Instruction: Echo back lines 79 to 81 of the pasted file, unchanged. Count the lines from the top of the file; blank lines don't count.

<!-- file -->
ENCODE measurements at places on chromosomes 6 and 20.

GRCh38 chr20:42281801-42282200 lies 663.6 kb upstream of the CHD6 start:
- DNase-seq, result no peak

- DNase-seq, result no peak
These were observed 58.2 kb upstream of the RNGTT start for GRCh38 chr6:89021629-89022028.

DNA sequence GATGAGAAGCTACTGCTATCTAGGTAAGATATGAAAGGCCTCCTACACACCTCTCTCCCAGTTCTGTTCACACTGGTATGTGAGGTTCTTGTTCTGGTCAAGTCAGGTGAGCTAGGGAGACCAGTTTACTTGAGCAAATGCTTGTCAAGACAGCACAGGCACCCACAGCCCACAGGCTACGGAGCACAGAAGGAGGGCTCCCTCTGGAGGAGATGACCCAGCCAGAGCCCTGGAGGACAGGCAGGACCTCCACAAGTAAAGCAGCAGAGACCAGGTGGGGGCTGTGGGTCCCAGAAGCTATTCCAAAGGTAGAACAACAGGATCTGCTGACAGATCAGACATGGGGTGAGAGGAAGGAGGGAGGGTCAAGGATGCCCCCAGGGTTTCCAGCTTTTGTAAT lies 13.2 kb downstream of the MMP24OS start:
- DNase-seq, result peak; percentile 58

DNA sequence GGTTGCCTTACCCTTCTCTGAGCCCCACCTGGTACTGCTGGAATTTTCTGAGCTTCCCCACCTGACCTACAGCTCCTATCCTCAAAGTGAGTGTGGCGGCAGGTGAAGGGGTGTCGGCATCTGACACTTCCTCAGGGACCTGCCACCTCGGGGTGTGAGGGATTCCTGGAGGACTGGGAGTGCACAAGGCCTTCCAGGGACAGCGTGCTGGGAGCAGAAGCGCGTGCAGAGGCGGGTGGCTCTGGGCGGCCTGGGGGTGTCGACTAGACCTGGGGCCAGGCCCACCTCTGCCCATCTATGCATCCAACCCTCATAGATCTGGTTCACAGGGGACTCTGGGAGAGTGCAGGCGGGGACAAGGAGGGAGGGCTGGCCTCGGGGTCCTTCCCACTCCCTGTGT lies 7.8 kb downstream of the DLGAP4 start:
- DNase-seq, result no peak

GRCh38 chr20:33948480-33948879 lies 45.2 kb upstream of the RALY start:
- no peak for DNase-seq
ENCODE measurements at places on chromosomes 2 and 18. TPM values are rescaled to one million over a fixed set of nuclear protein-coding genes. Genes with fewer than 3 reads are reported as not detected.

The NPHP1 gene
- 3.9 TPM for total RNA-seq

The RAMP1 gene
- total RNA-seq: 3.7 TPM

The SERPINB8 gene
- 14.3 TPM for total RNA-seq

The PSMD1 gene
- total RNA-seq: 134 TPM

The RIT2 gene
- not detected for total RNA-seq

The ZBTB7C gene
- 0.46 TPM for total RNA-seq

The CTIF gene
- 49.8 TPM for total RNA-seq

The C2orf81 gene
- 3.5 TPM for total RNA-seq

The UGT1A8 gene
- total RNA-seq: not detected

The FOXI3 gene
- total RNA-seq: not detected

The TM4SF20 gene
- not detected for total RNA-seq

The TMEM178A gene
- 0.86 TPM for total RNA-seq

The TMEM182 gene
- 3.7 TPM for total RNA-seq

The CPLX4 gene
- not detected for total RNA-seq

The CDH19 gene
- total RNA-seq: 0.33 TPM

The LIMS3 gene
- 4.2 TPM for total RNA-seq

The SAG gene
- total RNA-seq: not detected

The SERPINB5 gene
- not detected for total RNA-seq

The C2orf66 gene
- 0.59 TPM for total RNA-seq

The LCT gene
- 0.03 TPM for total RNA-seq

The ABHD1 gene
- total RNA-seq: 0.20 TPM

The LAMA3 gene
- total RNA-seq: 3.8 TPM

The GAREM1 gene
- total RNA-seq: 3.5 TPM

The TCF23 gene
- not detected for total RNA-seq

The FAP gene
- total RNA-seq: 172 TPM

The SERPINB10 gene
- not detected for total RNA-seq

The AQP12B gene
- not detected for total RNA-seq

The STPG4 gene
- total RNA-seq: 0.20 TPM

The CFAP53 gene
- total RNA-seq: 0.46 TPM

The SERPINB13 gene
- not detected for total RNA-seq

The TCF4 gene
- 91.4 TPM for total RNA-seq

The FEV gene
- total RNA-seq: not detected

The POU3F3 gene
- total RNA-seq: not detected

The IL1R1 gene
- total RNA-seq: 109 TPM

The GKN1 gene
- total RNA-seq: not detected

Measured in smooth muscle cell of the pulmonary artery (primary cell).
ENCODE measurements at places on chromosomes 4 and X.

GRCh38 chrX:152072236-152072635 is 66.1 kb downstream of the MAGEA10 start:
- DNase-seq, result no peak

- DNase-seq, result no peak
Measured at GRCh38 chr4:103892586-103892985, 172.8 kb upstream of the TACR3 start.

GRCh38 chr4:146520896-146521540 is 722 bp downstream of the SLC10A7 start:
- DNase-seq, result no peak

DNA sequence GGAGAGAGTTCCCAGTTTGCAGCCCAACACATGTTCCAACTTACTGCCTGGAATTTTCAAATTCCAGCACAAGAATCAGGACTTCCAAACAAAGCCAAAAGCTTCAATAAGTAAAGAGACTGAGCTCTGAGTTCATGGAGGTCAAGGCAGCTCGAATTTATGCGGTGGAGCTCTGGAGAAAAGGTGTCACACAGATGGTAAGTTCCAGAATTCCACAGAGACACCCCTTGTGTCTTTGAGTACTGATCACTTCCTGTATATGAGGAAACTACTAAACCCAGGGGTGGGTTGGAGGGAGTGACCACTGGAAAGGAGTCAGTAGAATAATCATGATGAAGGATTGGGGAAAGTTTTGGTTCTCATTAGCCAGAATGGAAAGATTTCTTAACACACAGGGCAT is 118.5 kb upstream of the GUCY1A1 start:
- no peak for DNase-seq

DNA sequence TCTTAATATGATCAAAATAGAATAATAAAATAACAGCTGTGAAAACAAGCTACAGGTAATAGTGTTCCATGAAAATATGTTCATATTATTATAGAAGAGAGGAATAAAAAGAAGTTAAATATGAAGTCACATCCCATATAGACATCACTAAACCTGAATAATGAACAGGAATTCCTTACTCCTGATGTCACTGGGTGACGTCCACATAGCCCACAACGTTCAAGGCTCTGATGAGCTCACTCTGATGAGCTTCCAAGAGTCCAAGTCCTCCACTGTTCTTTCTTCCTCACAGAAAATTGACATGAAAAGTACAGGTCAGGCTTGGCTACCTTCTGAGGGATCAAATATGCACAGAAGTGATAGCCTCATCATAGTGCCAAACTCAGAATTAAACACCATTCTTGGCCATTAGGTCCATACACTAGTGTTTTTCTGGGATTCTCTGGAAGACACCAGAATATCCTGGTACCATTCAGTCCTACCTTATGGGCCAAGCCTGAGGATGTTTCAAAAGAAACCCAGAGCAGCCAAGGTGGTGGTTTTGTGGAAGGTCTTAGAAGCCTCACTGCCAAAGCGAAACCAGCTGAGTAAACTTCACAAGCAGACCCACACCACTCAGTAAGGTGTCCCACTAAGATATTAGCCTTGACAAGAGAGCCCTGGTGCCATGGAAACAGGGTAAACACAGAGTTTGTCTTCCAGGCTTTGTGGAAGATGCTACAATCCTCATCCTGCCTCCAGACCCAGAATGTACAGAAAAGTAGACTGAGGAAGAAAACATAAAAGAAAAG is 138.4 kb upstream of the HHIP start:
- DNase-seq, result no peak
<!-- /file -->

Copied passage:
The IL1R1 gene
- total RNA-seq: 109 TPM

The GKN1 gene